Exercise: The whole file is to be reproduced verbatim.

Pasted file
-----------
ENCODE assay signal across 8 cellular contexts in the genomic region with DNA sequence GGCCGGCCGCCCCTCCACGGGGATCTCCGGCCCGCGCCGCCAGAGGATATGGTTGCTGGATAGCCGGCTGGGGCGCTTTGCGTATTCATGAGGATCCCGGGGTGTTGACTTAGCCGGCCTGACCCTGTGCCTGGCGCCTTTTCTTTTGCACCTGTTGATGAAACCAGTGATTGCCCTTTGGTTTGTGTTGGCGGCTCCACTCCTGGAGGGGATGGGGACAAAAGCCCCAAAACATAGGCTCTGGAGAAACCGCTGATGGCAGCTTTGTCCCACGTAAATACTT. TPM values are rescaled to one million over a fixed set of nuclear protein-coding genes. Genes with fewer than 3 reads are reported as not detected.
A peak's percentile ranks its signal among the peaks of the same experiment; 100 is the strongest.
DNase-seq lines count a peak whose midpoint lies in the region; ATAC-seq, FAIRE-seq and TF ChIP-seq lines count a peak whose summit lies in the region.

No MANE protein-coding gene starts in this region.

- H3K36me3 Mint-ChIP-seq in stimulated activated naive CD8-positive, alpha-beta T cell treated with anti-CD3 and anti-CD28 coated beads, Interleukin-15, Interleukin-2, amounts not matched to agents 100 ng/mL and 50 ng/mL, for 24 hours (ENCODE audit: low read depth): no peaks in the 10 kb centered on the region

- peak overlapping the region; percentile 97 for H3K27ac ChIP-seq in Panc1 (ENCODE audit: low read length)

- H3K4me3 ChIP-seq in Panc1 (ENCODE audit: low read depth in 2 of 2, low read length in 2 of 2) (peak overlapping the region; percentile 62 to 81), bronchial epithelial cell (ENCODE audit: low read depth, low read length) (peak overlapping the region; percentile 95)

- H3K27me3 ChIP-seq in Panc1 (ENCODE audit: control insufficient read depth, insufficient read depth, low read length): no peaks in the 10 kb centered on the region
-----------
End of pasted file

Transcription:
ENCODE assay signal across 8 cellular contexts in the genomic region with DNA sequence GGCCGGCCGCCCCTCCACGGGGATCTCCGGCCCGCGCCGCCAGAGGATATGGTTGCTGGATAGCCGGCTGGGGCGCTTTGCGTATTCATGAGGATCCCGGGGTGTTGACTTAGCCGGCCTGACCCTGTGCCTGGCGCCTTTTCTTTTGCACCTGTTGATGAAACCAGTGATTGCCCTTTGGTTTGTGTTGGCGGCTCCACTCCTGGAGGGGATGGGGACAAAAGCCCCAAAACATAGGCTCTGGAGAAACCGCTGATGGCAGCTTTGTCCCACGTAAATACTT. TPM values are rescaled to one million over a fixed set of nuclear protein-coding genes. Genes with fewer than 3 reads are reported as not detected.
A peak's percentile ranks its signal among the peaks of the same experiment; 100 is the strongest.
DNase-seq lines count a peak whose midpoint lies in the region; ATAC-seq, FAIRE-seq and TF ChIP-seq lines count a peak whose summit lies in the region.

No MANE protein-coding gene starts in this region.

- H3K36me3 Mint-ChIP-seq in stimulated activated naive CD8-positive, alpha-beta T cell treated with anti-CD3 and anti-CD28 coated beads, Interleukin-15, Interleukin-2, amounts not matched to agents 100 ng/mL and 50 ng/mL, for 24 hours (ENCODE audit: low read depth): no peaks in the 10 kb centered on the region

- peak overlapping the region; percentile 97 for H3K27ac ChIP-seq in Panc1 (ENCODE audit: low read length)

- H3K4me3 ChIP-seq in Panc1 (ENCODE audit: low read depth in 2 of 2, low read length in 2 of 2) (peak overlapping the region; percentile 62 to 81), bronchial epithelial cell (ENCODE audit: low read depth, low read length) (peak overlapping the region; percentile 95)

- H3K27me3 ChIP-seq in Panc1 (ENCODE audit: control insufficient read depth, insufficient read depth, low read length): no peaks in the 10 kb centered on the region